High Note

After a triumphant career spanning four decades, 650 performances at the Met and three Grammys, acclaimed operatic baritone Sherrill Milnes is hesitant to choose a moment in which he knew he’d made it.

“That makes great movies, but in my case, I don’t think there was a moment,” he says. “I always said to myself, ‘let’s see how I am in a year. If I’m better a year from now, I’ll keep going.’”

Milnes is known to the industry as a “Verdi baritone” due to his fondness for Italian composer Giuseppe Verdi. After he retired from the stage, Milnes and his wife Maria Zouves created the Sherrill Milnes VOICE Programs as a way to support the vocal arts through life-changing intensive work shops, performances, and community enriching outreach events, including the Savannah VOICE Festival.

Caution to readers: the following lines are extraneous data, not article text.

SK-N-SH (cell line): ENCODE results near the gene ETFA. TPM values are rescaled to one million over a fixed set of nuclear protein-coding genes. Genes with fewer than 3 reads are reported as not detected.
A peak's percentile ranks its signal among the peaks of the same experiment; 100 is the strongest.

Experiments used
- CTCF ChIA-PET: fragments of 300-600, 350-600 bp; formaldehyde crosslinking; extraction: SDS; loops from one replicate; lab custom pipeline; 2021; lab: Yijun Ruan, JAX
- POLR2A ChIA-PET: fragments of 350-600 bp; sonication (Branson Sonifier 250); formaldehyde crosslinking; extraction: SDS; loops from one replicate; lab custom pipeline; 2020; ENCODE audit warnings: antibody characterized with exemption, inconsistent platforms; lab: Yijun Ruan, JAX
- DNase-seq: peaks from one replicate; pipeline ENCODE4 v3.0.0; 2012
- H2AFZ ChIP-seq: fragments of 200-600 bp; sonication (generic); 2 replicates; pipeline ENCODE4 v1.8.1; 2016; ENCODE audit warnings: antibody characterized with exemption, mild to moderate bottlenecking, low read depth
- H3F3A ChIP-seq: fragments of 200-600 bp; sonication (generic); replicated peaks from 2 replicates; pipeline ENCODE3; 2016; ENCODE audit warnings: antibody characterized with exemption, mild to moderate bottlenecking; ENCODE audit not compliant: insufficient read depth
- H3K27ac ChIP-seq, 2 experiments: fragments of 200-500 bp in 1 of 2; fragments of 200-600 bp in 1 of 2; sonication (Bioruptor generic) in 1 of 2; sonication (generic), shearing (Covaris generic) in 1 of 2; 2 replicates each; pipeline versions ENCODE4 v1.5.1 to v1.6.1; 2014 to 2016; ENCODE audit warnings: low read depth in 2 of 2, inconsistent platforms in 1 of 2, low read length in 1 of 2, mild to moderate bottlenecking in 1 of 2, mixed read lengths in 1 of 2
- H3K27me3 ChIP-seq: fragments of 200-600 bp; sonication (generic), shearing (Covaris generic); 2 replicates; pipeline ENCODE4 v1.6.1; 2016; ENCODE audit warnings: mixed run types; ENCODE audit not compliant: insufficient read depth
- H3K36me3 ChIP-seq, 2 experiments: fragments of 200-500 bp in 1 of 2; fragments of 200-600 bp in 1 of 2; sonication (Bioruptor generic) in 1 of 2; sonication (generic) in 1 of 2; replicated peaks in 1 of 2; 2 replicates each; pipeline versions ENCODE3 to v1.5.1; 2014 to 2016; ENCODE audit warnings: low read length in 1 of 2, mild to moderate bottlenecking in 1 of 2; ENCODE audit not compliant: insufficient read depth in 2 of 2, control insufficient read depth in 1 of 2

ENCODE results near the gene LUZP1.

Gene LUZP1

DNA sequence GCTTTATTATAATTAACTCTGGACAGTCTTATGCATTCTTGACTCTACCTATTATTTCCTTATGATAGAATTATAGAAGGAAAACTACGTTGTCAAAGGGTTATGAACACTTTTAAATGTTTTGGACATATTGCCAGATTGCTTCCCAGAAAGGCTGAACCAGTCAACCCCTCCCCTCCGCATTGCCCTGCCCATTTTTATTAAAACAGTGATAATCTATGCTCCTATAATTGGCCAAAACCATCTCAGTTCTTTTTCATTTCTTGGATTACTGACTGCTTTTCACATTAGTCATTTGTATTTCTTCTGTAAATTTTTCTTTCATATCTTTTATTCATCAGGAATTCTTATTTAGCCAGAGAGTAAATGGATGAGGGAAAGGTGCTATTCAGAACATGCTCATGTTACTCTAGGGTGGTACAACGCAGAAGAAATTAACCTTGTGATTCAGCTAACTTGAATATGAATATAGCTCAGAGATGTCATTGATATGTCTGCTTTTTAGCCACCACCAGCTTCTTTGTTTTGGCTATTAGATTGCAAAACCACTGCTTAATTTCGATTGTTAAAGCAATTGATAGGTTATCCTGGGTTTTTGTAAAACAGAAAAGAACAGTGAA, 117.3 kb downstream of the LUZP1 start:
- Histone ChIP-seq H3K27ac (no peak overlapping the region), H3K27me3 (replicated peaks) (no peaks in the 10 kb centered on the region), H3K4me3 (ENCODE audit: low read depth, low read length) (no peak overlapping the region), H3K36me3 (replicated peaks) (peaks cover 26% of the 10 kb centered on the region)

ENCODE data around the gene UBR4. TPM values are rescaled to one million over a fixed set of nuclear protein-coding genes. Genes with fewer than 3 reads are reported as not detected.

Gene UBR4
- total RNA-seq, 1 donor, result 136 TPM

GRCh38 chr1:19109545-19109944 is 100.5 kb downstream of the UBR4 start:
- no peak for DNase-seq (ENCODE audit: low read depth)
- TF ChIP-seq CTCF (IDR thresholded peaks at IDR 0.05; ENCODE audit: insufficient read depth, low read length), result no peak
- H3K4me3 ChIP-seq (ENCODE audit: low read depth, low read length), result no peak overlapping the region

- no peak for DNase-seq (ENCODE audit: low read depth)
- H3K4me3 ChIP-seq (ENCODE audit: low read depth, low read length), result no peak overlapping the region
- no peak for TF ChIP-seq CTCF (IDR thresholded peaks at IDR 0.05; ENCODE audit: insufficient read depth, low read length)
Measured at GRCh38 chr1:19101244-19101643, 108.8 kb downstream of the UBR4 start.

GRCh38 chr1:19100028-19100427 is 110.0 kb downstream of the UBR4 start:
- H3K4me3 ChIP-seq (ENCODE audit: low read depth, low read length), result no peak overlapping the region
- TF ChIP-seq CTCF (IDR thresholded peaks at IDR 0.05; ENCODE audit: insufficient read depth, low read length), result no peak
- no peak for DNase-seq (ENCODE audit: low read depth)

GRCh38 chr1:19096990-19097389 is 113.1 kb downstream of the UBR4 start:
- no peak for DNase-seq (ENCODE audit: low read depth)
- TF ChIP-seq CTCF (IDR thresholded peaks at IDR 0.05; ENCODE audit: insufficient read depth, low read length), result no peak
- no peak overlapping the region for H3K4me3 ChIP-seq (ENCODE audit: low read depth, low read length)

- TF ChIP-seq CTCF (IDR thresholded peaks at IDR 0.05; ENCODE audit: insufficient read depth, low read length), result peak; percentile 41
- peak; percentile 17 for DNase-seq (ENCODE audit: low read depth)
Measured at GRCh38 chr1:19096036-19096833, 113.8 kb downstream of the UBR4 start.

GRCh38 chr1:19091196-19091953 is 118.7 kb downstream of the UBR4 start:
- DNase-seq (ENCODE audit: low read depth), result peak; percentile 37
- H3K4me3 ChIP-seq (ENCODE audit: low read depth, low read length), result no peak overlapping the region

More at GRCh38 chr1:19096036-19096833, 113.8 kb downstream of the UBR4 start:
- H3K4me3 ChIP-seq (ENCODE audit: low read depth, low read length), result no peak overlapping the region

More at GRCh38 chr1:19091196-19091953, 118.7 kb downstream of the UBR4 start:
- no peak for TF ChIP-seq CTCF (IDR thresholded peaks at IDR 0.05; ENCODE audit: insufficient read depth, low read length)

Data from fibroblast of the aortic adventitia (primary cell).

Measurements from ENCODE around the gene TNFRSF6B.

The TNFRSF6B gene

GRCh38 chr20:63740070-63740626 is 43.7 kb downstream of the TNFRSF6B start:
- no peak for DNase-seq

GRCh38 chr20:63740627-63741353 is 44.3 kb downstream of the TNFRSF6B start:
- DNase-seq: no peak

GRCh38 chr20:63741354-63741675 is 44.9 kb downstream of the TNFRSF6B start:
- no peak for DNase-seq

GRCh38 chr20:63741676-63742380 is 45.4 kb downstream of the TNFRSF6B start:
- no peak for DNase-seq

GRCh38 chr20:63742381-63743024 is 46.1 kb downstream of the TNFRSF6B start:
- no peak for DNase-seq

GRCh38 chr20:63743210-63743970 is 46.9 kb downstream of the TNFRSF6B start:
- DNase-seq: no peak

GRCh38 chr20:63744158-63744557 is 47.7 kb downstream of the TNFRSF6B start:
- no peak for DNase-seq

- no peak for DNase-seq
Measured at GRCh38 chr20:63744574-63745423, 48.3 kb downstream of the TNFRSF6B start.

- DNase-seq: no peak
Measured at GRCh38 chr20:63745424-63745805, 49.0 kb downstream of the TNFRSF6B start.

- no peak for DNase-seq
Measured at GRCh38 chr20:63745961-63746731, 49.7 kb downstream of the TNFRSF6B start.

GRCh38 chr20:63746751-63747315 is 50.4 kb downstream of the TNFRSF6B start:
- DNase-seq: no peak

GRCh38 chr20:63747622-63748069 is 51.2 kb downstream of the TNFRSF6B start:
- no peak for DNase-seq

Due to the coronavirus pandemic, this year’s festival will be completely virtual. Milnes and Zouves even filmed a Meet the Maestro video series in which Milnes answers questions from Facebook users about his star-studded career. When he can visit Savannah again, the first thing Milnes plans to do is to unpack. “We just recently bought a house in Savannah, and the movers left all the furniture, but we’ll have to rearrange things,” Milnes says. “Then, Leopold’s for ice cream.”

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